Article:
The idea is we can often enter at a lower price if the market continues to fall dramatically over the next day. I tested this with not much promise. To me, setting a buy-stop at a level .01 above the close of the bar does not make a lot of sense. Often when setting a buy stop to enter the market you set it above a recent significant high. What comes to mind is the daily high. So, that’s what I did next. When the market markets a new seven-day low, I then place a buy-stop at the high of the bar. Price must then hit that high in order for a new position to be opened, confirming some strength on the bullish side. Please note, we are adding these new entry rules but keeping our original exit. This is because I want to see how these new rules changes the system without the interference of our new exit.

New Entry Signal Equity Curve on Positive P&L

This significantly reduced profitability. Clearly, buying into the weakness is better than waiting for bullish confirmation. While it may “feel better” to wait for bullish confirmation before opening a long trade, the performance metrics clearly state you should be buying into weakness. In short, the original rules produce much better results.


This experiment was not really a test based upon the rules provided by the Stocks & Commodities Magazine reader. However, it was inspired by it. Thus, it’s possible the reader’s solution may be better than what I’ve come up with here. I really don’t know. However, I think we can see some basic tenants of trading the S&P during a bull market that many readers of this website will be familiar with.

  1. Buy into weakness with a market order.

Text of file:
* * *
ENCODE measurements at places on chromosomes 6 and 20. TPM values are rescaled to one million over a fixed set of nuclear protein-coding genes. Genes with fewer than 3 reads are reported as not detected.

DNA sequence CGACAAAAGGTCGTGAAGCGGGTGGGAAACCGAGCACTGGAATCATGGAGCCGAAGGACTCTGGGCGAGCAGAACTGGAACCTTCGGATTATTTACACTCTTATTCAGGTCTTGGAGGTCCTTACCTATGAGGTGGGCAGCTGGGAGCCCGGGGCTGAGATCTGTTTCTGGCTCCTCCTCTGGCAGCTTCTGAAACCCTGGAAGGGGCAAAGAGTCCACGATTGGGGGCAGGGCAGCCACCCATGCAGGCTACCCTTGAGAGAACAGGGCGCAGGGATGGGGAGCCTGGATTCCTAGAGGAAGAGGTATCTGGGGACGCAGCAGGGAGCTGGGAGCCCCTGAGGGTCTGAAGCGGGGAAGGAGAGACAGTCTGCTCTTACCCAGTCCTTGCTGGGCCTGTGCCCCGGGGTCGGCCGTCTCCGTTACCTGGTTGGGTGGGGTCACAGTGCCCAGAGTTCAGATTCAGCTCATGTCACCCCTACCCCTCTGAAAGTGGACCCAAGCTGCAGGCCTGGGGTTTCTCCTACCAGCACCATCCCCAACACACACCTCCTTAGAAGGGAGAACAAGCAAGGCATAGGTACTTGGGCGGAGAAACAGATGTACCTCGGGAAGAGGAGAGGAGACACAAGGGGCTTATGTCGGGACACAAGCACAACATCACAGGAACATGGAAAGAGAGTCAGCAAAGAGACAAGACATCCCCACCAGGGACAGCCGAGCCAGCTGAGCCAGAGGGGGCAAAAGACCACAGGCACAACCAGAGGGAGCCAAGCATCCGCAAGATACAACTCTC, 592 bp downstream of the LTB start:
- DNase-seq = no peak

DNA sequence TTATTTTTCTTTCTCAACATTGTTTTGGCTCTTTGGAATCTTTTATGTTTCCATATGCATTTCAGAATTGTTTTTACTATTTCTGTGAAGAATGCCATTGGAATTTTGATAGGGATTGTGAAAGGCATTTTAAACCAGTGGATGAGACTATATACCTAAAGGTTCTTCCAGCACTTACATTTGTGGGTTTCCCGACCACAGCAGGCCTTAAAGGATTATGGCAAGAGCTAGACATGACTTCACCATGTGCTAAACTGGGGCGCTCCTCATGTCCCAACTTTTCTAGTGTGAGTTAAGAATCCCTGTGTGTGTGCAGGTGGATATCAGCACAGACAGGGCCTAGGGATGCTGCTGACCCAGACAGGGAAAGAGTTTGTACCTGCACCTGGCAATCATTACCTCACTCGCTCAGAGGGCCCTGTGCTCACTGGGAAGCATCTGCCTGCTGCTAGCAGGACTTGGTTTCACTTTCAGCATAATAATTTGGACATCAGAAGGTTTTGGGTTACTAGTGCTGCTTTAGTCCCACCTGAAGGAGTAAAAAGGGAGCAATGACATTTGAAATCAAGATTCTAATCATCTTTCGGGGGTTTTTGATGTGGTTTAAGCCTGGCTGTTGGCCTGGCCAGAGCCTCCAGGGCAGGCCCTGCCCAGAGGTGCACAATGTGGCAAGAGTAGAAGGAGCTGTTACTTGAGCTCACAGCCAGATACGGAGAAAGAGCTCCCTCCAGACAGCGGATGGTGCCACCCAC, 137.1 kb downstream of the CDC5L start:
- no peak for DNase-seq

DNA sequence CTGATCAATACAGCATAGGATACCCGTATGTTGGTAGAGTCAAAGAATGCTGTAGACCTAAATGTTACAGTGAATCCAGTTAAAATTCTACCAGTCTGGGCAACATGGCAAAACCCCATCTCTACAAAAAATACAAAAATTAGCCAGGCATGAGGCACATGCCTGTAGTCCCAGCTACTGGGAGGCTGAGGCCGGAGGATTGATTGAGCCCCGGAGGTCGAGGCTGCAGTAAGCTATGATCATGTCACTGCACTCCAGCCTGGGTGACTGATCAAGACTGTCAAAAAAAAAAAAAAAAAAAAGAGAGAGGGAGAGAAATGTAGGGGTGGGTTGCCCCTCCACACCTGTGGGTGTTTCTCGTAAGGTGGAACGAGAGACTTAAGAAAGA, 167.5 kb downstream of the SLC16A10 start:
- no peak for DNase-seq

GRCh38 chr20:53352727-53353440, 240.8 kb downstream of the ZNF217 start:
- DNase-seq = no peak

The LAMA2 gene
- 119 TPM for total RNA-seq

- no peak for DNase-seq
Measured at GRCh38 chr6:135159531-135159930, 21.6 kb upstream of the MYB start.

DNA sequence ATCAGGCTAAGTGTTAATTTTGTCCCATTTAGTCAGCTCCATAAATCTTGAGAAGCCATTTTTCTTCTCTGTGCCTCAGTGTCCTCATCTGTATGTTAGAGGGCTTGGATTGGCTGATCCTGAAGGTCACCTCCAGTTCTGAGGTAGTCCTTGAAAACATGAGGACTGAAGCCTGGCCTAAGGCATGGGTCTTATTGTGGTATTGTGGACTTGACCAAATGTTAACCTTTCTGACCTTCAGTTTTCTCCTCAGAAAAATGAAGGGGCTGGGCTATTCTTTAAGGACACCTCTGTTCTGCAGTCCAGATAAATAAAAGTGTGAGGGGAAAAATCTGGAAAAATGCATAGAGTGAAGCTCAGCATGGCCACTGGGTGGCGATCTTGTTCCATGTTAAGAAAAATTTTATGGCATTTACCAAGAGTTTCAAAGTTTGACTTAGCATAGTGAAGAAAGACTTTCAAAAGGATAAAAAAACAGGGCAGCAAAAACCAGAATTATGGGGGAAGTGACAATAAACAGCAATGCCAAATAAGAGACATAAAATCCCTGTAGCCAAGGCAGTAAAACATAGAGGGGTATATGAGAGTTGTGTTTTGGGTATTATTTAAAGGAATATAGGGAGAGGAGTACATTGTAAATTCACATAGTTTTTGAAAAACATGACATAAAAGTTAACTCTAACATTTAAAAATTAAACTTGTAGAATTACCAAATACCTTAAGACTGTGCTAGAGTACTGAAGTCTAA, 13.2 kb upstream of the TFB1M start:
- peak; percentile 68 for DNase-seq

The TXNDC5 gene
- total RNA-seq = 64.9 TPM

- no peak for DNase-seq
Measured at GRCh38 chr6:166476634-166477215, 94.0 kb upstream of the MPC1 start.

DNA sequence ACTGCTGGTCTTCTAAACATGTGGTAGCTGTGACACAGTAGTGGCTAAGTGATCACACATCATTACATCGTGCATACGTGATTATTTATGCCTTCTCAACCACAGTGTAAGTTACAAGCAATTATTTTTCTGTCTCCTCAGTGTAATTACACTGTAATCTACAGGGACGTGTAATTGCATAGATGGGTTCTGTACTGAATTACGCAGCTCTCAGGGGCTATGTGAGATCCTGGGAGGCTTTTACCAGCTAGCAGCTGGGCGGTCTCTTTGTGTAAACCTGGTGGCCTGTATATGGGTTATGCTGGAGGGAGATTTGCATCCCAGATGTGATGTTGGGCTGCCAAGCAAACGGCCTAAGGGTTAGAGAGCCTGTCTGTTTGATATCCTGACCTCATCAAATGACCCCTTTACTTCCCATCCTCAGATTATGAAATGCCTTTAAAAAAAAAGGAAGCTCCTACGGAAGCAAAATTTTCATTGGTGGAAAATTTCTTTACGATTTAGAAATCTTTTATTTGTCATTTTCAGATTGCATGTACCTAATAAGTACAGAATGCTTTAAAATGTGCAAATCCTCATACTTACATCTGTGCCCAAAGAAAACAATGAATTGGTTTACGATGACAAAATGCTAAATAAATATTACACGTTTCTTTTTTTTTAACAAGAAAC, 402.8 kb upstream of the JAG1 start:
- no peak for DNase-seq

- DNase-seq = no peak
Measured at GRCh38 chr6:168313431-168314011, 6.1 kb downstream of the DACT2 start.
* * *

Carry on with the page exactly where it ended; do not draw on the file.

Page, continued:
2. Hold a trade to gain more profit.

These are well known tenants of the S&P and this strategy test just highlighted them once again. Other things that could be tested include buying with limit orders and exiting into strength based upon a different indicator such as a 2-period RSI. In closing, we found that our best results were realized by only modifying our exit rule to include a trailing stop.


Jeff is the founder of System Trader Success – an inBox magazine dedicated to sharing great ideas and concepts from the world of automated trading systems. Read More Google

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  • BlueHorseshoe

    One advantage of the RSI(2) over this strategy is that the RSI has time decay built into its formula.

    Consider a long position that goes against you . . .

    The harder the market continues to fall, the LESS it will then need to rise in order for the RSI to cause an exit.

    When in the same situation with the Double Seven strategy, the harder the market falls, the MORE it will need to rise in order to exceed prior closes and cause an exit.

    So, with the RSI approach, the assumption that the greater the period of time you’re trapped in a losing position the less likely it is to show a significant profit is built in.

    To do something similar with the Double Seven, you could introduce a rule along the lines of “For each additional day the position is open, the number of days for which the high/low must be exceeded in order to trigger an exit is decreased by one.” After 7 days in a position, only a single higher high or lower low would be needed to exit.